Children, grandchildren and other heirs are vested in the family forest as limited partners using the annual gift exclusion allowed by law. This year (2007) the gift exclusion is $12,000 per taxpayer to as many different recipients as he or she chooses. Married couples can double this amount to $24,000 per taxpayer per gift to each person they want to include in the family partnership. So long as gift amounts are at or below the limits, there are no taxes assessed either the parents or the children.

If the family partnership charter limits the marketability of the gift (as it should, to discourage children from attempting to convert their ownership interest in forest land into cash), the IRS allows gifts to be ‘discounted.’ In other words, a husband and wife can pass, say, $30,000 in forest land to create a $24,000 gift for tax purposes. In this case they have discounted the fair market value of the gift by 20 percent, presumably because the family partnership charter has strict rules governing limited partners that want out.

In the world of gift appraisal for discounting purposes, a 20 percent discount is fairly conservative. But such gifts are almost always examined by the IRS – regardless of discount rate – so the actual rate must be justified, usually by experts who have experience doing these kinds of valuations. Notwithstanding, I have heard of discount rates of up to 95 percent.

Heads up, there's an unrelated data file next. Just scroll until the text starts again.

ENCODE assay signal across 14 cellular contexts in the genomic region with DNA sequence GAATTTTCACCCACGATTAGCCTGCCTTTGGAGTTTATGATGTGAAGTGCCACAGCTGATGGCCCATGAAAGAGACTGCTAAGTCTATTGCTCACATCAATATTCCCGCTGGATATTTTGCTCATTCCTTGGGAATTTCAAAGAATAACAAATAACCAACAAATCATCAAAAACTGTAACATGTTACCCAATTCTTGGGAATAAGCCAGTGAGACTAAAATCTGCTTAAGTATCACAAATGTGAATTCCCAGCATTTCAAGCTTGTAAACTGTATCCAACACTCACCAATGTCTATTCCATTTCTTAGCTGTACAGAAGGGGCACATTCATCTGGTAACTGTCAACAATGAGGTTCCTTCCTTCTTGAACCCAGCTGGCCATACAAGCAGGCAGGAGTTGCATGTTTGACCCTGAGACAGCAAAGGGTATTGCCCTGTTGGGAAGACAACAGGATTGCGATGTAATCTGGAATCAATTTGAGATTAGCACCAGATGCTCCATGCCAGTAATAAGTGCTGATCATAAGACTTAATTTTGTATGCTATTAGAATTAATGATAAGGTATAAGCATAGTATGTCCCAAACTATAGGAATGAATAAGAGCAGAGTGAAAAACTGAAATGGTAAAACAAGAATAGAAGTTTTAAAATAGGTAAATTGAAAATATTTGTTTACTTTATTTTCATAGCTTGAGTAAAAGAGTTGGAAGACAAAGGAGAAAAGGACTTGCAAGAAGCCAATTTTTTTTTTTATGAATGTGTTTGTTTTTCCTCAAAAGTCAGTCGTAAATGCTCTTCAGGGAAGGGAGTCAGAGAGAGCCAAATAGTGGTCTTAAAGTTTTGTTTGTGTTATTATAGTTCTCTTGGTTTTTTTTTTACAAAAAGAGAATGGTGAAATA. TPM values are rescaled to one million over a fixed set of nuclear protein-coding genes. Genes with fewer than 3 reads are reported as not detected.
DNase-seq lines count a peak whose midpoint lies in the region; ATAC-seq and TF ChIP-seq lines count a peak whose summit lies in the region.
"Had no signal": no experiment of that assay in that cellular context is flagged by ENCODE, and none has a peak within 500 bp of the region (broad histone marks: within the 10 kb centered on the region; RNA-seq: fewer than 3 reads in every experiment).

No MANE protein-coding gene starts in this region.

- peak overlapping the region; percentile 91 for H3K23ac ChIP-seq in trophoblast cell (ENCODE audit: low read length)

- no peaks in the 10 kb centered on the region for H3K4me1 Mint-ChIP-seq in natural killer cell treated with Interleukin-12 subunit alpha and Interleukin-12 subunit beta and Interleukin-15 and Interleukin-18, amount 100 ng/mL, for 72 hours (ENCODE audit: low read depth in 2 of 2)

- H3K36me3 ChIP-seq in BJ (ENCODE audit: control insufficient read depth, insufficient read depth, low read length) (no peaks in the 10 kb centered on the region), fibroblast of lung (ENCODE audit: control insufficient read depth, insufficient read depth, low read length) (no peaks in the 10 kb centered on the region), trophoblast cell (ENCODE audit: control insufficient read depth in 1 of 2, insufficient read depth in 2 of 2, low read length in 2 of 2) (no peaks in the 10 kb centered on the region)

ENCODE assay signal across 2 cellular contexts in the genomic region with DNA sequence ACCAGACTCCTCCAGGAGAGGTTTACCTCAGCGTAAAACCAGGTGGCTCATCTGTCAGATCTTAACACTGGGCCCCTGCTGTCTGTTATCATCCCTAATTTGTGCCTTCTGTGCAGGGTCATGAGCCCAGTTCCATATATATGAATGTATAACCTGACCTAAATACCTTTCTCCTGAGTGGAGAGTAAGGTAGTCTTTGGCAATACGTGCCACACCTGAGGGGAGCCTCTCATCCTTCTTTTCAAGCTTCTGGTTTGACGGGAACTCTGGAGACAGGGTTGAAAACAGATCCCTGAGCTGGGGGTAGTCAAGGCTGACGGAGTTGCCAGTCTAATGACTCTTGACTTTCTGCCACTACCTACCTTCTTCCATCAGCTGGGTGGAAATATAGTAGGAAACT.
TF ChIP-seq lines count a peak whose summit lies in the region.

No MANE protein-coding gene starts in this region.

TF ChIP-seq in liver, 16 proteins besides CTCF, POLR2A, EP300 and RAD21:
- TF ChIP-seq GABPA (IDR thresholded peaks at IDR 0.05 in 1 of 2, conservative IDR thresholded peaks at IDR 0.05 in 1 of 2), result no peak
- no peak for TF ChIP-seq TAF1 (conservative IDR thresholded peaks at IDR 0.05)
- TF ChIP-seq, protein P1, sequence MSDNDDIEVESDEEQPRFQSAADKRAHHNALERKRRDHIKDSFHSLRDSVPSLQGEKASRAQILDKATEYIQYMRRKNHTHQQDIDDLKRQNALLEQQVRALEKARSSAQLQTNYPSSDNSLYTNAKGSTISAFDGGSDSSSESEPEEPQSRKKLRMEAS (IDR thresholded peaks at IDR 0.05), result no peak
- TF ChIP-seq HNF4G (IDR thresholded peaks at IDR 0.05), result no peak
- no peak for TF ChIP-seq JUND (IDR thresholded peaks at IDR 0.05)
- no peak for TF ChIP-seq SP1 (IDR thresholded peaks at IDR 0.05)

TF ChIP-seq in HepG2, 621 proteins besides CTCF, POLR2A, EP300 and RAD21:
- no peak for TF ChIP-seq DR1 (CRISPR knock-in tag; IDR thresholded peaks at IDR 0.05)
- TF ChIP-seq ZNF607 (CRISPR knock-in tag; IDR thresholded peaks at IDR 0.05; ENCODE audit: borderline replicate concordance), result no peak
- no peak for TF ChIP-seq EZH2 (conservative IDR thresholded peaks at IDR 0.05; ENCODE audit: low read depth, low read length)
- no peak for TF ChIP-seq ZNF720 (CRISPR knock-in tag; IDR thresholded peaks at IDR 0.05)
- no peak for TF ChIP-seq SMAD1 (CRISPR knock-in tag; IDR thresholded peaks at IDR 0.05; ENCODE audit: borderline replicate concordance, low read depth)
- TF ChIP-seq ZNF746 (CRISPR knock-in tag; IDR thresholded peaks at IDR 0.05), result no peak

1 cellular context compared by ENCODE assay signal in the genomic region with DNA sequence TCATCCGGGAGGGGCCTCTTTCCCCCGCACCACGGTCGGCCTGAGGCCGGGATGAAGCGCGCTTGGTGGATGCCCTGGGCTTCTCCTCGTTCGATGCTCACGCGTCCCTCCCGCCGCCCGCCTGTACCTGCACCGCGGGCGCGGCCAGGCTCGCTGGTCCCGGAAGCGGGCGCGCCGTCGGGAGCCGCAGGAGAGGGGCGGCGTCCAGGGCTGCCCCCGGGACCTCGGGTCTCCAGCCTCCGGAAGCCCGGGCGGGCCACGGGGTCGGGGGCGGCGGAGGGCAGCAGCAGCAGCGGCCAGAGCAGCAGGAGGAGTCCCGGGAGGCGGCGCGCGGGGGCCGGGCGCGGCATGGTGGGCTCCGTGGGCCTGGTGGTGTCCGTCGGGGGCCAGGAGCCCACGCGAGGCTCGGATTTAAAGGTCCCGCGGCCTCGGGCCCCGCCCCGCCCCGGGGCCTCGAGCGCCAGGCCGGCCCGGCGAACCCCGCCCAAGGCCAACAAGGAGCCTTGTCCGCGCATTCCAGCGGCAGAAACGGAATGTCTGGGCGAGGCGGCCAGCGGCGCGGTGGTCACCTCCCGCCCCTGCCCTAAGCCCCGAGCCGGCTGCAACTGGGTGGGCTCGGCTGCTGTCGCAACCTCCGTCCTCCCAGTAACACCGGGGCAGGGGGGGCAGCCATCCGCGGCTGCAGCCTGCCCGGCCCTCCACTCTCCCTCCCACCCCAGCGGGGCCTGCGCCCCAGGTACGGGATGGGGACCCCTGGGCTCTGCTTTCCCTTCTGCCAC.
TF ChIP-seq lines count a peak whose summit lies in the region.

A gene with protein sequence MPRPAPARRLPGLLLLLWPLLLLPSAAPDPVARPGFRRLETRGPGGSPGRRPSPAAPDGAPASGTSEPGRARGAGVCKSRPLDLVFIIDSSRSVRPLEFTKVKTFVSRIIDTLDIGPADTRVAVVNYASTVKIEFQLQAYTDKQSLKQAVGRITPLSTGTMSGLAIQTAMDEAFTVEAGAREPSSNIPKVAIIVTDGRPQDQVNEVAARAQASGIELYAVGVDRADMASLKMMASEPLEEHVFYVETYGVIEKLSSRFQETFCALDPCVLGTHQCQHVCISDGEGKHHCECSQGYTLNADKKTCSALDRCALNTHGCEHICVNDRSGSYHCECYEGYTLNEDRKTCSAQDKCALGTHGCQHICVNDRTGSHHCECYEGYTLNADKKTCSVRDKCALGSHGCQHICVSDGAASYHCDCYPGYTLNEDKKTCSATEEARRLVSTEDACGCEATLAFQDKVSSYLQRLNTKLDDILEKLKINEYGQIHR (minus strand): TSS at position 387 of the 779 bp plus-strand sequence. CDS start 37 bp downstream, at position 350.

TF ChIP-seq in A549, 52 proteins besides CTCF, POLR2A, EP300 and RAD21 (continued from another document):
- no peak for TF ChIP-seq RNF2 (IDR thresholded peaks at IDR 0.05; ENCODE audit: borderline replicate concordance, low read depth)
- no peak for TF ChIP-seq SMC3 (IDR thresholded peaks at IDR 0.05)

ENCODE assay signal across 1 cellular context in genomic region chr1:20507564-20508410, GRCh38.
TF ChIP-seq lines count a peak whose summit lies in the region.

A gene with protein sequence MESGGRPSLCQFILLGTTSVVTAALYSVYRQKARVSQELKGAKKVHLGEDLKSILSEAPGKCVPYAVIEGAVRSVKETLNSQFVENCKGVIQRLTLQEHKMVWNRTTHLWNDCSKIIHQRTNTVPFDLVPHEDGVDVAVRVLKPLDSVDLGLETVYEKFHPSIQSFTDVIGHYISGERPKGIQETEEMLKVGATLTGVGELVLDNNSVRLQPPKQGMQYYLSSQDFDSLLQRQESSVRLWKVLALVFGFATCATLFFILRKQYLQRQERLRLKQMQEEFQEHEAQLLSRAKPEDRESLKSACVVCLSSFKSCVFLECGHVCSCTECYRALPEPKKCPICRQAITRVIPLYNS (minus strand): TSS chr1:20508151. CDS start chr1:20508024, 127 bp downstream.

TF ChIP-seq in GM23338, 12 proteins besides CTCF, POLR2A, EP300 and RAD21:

Assuming a modest discount rate of 20 percent and an annual gift exclusion of $12,000, a husband and wife can vest two children into $600,000 worth of forest land in 10 years. If the discount rate is doubled to 40 percent, this same couple can pass $1.2 million dollars in forest land over the next decade.

Parents can also pass the land as a single gift so long as the amount is less than the lifetime exclusion for taxable gifts. For the period 2005 through 2009, the lifetime gift exclusion is $1 million per taxpayer, or $2 million per married couple, plus any discounts for lack of marketability. Also, the estate and generation skipping transfer exemption is reduced by the amount of the gift tax exemption used.

The primary benefit of a family partnership is that it allows parents to disperse the value of forest to heirs while keeping land intact. Because their estate (or a large share of the estate) has been dispersed to the partnership, little or no estate tax is due when they pass. And the parents maintain control – even if their share of the partnership is small compared to that of the children – until new general partners are appointed. The new general partners are, in the opinion of the parents, prospective heirs best suited to carry on in the parent’s tradition. Other heirs – the limited partners – share income and other benefits of owning forests, but they make no decisions.